Keep Flies Off Your Pets

By Lambert Vet Supply | 4/26/2018 | Posted to General
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Call out the SWAT team! Fly season is upon us, and those pesky little insects will be out in force again, as the weather gets warmer. Flies hang out in unsanitary places (piles of garbage, sewers, waste management sites, etc.), feeding on rotting, decaying matter; and researchers suspect they transmit at least 65% of all diseases to humans—including anthrax, e coli, and dysentery. Pets aren’t immune to the wrath of insects, either. Flies nip at whatever animals they can reach, creating infection and tremendous discomfort.

So, what can you do to protect your cat and dog from flies and everything that comes with them? Well, a 24-hour, on-the-job swatting team would be ideal, but who has the time for that? Luckily, there are safe alternate methods that pet parents can take to lessen Fido and Fluffy’s encounters with flies this year.

Please note that not all fly bite treatment products are safe for use on cats.

View Infographic: Flies, More Than Pests >>

Get the Buzz on Flies

In combating flies, it helps to first get a little insight into their habits and how they reproduce. Flies only ingest liquid food, so they eat by spewing saliva on top of solids and sucking it up through a straw-like mouthpart called the proboscis. They also drink a great deal to keep salivating, accessing liquid wherever available—such as rain-filled containers, ponds, and your dog’s water dish! These obnoxious insects also regurgitate and excrete wherever they come to rest. (Those tiny specks that appear in places where flies congregate are actually the insects' fecal matter!) So if the fly that lands on your dog has just come from a smorgasbord in a nearby garbage can, whatever germs it has acquired will be transmitted to your pooch.

Flies reproduce at an alarming rate. Adult females lay 100-150 eggs upon any decaying matter they can find. After about seven and a half hours (in warm weather), the eggs hatch and release worm-like creatures called maggots, which later change into larvae. A larva will become a pupa and, in time, an adult fly. Adults start mating within a day or two, and the process starts all over again.

Cats, Dogs, and Fly Control 

Flies generally zone in on a cat or dog’s ears, stomach, and groin because these areas offer more skin. Ears are a very popular target, too, especially on Labradors and German Shepherds. To help keep your pet from becoming part of a fly’s daily roster of targets, try these simple precautions.

  • Regularly clean up your dog’s waste. Flies are attracted to dung, so cleaning up doggie piles daily (or even twice daily) may decrease the odds of biting insects being attracted to your yard.
  • More indoor time. Fly bites usually during the daytime. Simply moving a pet indoors may decrease fly encounters. Keep winged insects out of your home by making sure window and door screens are tight, with no access points or holes. Caulk holes around pipes and vents to prevent flies from getting inside.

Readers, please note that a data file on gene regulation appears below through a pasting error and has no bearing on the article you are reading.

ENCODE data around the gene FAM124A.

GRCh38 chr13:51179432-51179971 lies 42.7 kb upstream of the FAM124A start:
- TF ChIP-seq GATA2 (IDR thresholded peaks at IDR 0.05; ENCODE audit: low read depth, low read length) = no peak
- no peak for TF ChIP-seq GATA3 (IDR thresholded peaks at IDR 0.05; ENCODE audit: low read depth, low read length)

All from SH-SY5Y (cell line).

• Employ fly strips and set fly traps. Even hanging a few plastic strips across the entrance helps knock off flies that may be after your canine. Flies will struggle more to fly through a barrier, too.
  • Fly sprays. Sprays with permethrin provide an excellent source to keep fleas, ticks, and flying insects away in warm weather. It also proves to be cost-effective with a small ratio used to a water-filled spray bottle. This can be used in areas around pet bedding and exercise areas. It can also be reapplied as needed during the hot months.
  • Pesticides. Some fly infestations may warrant a more aggressive use of chemicals for exterior use, primarily. Pesticides will contain pyrethroid and other like compounds, but these are poisonous so they present dangers to children, pets, and livestock. A licensed pet control operator may be able to advice and assist with treatment. However, insecticides do not offer long-term solutions since sunlight and the elements will break down the chemicals. Be careful not to use pesticides inside a house for the long term due to their toxicity.

Those are helpful, precautionary tips. Now, what can you do to treat animals who already been bitten? What can you do to ease their discomfort?

  • Topical treatment products. Products designed for fly inhibition for dogs exist on the market but are limited. This presents a challenge for pet owners, but regular use of fly repellent applications goes a long way in preventing biting flies from getting a nibble. DO NOT use these products on or near cats, as it can be fatal to our feline friends.
  • Antiseptics. If your dog or cat has suffered some bites and irritation to his ears, use saline or chlorhexidine to clean them and remove oozing crusts. A good antiseptic cream and fly repellent will help discourage flies from bothering these areas, too. Antiseptic creams with pyrethrin will help treat infected ears, but NEVER use pyrethrin on a cat, because it is deadly to them. Consult with your veterinarian for the best treatment for your feline.

Annoying, obnoxious, and downright irritating aptly describes tormenting insects. Set your sights on flies this season with prevention, treatment, and safety. Help pets enjoy the outside without fear of becoming a fly’s next target.

Related Article: Take Steps to Control Flies Around Your Horses

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The information contained in The Well Pet Post articles is not intended to replace a one-on-one relationship with a veterinarian and is not intended as medical advice. If you have a health con­cern about your pets, please consult with an appropriately-licensed veterinarian. Never dis­re­gard pro­fes­sional veterinary advice or delay in seek­ing it for your pets because of some­thing you have read on this blog or in any linked materials.
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